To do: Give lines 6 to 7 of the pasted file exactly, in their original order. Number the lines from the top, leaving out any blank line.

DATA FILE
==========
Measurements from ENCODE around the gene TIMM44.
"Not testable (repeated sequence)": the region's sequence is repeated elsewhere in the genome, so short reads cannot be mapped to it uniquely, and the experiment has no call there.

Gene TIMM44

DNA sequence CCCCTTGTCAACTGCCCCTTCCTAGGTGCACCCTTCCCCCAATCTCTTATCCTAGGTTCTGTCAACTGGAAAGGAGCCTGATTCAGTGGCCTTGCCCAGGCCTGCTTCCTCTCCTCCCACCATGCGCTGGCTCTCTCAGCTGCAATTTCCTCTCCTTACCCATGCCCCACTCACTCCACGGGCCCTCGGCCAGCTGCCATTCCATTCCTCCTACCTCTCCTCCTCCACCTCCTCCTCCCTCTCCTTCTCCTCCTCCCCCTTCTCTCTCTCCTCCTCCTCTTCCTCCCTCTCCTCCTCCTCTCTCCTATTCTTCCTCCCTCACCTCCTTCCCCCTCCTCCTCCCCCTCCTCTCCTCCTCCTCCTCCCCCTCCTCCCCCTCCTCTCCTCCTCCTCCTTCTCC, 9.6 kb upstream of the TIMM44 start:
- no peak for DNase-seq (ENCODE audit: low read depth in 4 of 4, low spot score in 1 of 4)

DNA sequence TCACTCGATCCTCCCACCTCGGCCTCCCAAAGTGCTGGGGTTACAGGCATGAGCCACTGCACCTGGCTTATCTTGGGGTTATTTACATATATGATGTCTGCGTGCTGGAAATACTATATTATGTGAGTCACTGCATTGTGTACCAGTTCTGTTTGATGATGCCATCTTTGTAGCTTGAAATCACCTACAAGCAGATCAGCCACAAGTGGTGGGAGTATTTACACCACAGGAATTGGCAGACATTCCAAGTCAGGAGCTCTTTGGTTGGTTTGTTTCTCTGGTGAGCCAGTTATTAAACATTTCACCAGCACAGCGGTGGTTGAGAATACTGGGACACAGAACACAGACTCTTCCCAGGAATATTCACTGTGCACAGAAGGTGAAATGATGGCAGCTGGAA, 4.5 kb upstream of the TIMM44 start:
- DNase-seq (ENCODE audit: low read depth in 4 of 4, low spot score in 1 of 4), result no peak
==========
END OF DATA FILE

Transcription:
DNA sequence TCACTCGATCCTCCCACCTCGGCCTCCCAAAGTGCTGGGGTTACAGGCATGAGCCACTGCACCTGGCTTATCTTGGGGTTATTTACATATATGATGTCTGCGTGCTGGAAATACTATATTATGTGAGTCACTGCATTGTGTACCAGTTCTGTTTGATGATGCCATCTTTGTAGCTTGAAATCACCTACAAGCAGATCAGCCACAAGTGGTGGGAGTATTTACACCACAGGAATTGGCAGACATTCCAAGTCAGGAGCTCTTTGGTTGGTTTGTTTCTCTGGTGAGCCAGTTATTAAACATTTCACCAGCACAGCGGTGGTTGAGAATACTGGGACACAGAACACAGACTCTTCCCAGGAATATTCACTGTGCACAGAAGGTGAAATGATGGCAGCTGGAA, 4.5 kb upstream of the TIMM44 start:
- DNase-seq (ENCODE audit: low read depth in 4 of 4, low spot score in 1 of 4), result no peak